UK Prime Minister David Cameron has vowed to cut aid to nations that persecute gays, but adds he doesn't expect laws to change overnight, the BBC reported.

Cameron talked about the new initiative during an appearance on BBC One's Andrew Marr Show.

Forty-one of the nations within the 54-member Commonwealth ban sex between consenting adults of the same sex. The countries instituted the laws while part of the British Empire.

“This is an issue where we are pushing for movement, we are prepared to put some money behind what we believe. But I'm afraid that you can't expect countries to change overnight,” Cameron said.

“Britain is one of the premier aid givers in the world. We want to see countries that receive our aid adhering to proper human rights.”

“We are saying that is one of things that determines our aid policy, and there have been particularly bad examples where we have taken action,” he added.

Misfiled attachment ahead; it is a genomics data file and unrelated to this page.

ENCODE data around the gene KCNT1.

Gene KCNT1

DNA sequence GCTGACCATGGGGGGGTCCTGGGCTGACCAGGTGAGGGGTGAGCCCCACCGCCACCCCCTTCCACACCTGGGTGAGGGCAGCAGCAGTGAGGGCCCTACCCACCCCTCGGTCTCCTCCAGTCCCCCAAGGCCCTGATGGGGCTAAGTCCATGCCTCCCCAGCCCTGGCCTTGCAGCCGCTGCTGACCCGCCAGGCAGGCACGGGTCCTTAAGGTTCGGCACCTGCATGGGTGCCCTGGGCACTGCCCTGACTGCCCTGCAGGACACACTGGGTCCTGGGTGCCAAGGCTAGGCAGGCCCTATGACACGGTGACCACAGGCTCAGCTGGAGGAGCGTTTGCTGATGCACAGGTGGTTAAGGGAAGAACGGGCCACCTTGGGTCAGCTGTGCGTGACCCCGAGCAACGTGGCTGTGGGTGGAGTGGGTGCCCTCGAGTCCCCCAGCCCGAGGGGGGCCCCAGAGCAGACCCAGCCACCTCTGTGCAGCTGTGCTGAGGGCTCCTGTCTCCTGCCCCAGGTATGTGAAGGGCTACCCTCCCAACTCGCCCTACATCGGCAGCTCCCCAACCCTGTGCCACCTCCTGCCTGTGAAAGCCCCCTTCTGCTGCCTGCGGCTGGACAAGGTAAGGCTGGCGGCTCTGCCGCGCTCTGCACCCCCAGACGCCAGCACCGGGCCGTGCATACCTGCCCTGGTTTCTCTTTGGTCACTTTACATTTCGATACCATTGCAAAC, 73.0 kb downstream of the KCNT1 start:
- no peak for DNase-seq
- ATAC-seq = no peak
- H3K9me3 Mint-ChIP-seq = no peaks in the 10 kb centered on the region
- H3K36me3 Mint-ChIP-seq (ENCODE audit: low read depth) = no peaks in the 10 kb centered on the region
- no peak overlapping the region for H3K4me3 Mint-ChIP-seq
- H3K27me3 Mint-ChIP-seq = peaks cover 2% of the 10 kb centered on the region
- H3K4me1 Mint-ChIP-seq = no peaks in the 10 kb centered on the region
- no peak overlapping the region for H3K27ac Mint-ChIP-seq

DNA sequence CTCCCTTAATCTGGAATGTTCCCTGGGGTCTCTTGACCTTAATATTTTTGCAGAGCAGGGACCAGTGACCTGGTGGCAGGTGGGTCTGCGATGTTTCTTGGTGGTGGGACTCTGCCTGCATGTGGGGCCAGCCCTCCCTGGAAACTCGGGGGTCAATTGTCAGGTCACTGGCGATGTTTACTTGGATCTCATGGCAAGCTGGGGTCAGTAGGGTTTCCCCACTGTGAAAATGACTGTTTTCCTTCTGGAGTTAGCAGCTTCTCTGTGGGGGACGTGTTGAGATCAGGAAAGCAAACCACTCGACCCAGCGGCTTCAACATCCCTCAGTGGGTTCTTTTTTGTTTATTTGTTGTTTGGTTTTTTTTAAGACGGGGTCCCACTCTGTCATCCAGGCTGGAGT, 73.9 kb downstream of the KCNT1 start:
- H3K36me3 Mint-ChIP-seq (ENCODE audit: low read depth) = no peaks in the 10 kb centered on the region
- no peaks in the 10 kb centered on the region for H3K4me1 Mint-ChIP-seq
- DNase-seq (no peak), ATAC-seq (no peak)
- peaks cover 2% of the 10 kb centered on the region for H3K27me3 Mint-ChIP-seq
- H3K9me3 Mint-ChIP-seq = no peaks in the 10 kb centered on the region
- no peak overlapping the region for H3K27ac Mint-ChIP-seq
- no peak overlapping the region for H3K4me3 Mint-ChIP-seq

According to the Daily Mail, aid to Malawi has already been cut by nearly $30 million after the nation sentenced gay couple Steven Monjeza and Tiwonge Chimbalanga to 14 years of hard labor for announcing their engagement. The African nation received nearly $300 million from Britain over the past three years.

Also under threat are Uganda and Ghana. Uganda lawmakers continue to press for legislation that would increase the penalties for being gay in a nation where it is already a crime. MP David Bahati's bill, first introduced in 2009, proposes putting repeat offenders to death under certain circumstances and criminalizing the discussion of homosexuality. Officials in Ghana have called for the arrest of all gay people.